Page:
Welcome to the Marine Mammal and wildlife Research and Community Development Expedition blog where you can keep up to date with all the happenings and information from Kenya

Monday, March 8, 2010

Marine Views

It looked like the makings of a beautiful day on the Indian Ocean, the sun was shining, the water was as smooth as glass and everyone was in good spirits.
As the day starts we decide to head west along the Wasini Channel towards Tanzania waters, with the hopes of finding Humpback dolphins. Not long after starting we saw the dorsal fin of a dolphin at the distance. Full steam ahead Shaffi (our captain) we yelled. As we approached we notice the beautiful fin and the distinctive hump of the Humpback dolphin. A few photos later and some prime dolphin watching (the photos will be used to make an identification catalogue of Indo Pacific Humpback dolphins.

Indo Pacific Humpback dolphin

We headed to snorkelling transect 9, and as we all jumped in and headed off down the transect we heard someone shout “Turtle” so we all swim over to see the beak and the characteristic prefrontal scales in the head which are the tell tale sign of the Hawksbill turtles. We continued to swim down the transect and saw not one, but five more turtles! Amazing and important sightings of this endangered species that are finding refugee and food in this marine park.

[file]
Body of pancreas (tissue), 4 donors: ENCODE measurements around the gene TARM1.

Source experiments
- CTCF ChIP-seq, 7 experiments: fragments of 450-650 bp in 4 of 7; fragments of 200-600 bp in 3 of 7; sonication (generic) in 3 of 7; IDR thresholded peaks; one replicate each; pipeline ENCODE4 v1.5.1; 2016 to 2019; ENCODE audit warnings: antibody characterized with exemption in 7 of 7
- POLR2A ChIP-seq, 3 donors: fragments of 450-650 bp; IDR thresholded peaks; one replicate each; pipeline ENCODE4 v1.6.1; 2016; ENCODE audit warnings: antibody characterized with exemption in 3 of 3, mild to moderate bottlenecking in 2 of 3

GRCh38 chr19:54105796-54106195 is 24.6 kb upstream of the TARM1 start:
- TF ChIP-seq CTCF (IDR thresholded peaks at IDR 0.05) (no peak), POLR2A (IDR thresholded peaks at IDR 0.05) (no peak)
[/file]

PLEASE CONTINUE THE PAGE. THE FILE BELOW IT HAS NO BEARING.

Two Hawksbill turtles in Kisite Reef

Then all off a sudden Chelsea sees a Reef shark. So Chelsea and myself swam closer to see two beautiful black tipped reef sharks patrolling the area. So by the end of the day our turtle sightings amounted to 2 Green turtles which included our resident Green turtle “Tripod”, named so because he only has three flippers) and four Hawksbill turtles.

We finished the next transect spotting one more Hawksbill turtle and a Blue Spotted Ray. Hopefully, the data we are collecting will contribute to a sustainable management ad conservation of this beautiful ecosystem. . It was a beautiful day in the ocean, teeming with life – what more could one ask for!

Blue Spotted Ray

Chris, GVI Kenya Conservation intern